Abuse Of The Minor Turpins

After leaving the House of Horrors, the youngest seven children who were still minors, were placed in foster homes. Though according to media reports what followed was a whole new series of horrors these children faced. As per People, in one foster home that several of the children lived in, they were allegedly abused over an extended period of time. In another home, a foster parent told one of the girls that “she understands why her parents chained her up”. Though as of late 2021, it was reported that four of the youngest ones are now together in another foster home, where their older siblings say they are finally happy. But what difficulty have the older children faced? Read on to find out.

Oldest Turpin Children Left With No Help

After their release, the adult Turpin children were provided with a court-appointed public guardian whose job was to manage their health care, nutrition, safety, housing, and education. According to what they revealed when speaking with ABC News, they were sent out into high-violence neighborhoods with little-to-no life skills training and have also allegedly been denied basic care from their guardian. They had also revealed that the person tasked with helping them was often unwilling to offer simple support, such as teaching them how to use public transportation, cross the street properly, and access their health care benefits. Joshua, who is now aged 29, revealed that when he would ask for help she would tell him to, “Just go Google it”. Some of them, including Jordan, had struggled to find stable housing which caused them to end up homeless and they continued to starve.

What Happened To Support Funds For The Turpin Children?

An investigative reporter for ABC News, David Scott, had noted that the Turpins had continued to live in such poor conditions despite receiving more than $600,000 in donations from strangers. He revealed that most of the money went into an official trust overseen by the court and hidden from public oversight, therefore it is unable to tell exactly how much had been already spent and on what. Though it is worth noting that the Turpins have said those funds have been difficult to access. Despite the fact that there were many offers for the adult Turpins with their day-to-day lives, according to Riverside County Director of Victim Services Melissa Donaldson, none of them were used. Speaking in an interview she had said that when the case first broke she got thousands of offers to help from dentists, and doctors who said they would serve them “pro bono”. She had passed these referrals to the Child Protective Service workers and the hospital, yet none of them were ever utilized.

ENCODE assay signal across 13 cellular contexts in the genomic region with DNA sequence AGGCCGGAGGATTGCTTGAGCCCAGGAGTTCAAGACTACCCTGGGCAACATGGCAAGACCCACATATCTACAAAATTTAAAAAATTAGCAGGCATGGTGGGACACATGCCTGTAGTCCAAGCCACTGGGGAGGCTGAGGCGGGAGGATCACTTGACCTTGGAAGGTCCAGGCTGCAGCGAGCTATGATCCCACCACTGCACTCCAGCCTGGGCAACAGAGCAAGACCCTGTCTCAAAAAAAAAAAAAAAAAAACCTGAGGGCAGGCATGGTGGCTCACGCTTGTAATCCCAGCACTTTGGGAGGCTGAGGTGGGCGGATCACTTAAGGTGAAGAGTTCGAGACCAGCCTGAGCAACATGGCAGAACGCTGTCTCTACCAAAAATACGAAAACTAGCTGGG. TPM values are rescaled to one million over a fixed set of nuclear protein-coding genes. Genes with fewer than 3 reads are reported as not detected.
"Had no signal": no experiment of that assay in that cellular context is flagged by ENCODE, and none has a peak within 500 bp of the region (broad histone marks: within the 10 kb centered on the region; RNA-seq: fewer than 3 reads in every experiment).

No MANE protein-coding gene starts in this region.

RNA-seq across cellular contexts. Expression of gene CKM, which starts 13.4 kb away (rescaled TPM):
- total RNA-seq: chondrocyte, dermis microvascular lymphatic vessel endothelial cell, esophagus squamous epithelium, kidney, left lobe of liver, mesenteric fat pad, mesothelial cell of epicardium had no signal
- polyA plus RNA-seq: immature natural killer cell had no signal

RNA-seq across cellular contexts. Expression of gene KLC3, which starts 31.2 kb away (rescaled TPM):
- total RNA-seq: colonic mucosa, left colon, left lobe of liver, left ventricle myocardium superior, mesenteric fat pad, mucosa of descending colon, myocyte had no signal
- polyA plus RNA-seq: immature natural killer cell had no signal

The Turpin Children Appearing On TV

In November 2021, Jordan and Jennifer Turpin sat down with ABC’s Diane Sawyer and described what life was like for them as well as recalled the night that they escaped. The show also featured the real 911 audio call from when Jordan had called for help, as well as body-cam footage from the officer on the scene. She recalled that her whole body was shaking, she also revealed that the thought that they had all come close to death many times was the reason that she had to do something to make sure that they wouldn’t go back because she was sure that if that happened, she would not have been sitting there. Another stressful thing for her was having to convince the police officer, which was her first time meeting a stranger or even being alone with them, that her story was real and that she and her siblings needed help. Jordan also revealed that it was seeing videos of Justin Bieber on one of her older siblings' smartphones, that had inspired her to make a change to her life and do something to help herself and her siblings.

Future For The Turpin Children

In light of the Turpin siblings not being able to have access to their funds, Jaycee Dugard, an author, and activist who had spent 18 years of her youth in captivity, had set up a new fund through her foundation to support the Turpin siblings, encouraging all who know their story to donate. Right now, they are leaning on each other and learning to get by. Jordan had said that being together with her siblings feels like home for her and that it is a special moment because they know that “at the end of the day we’re always going to have each other”.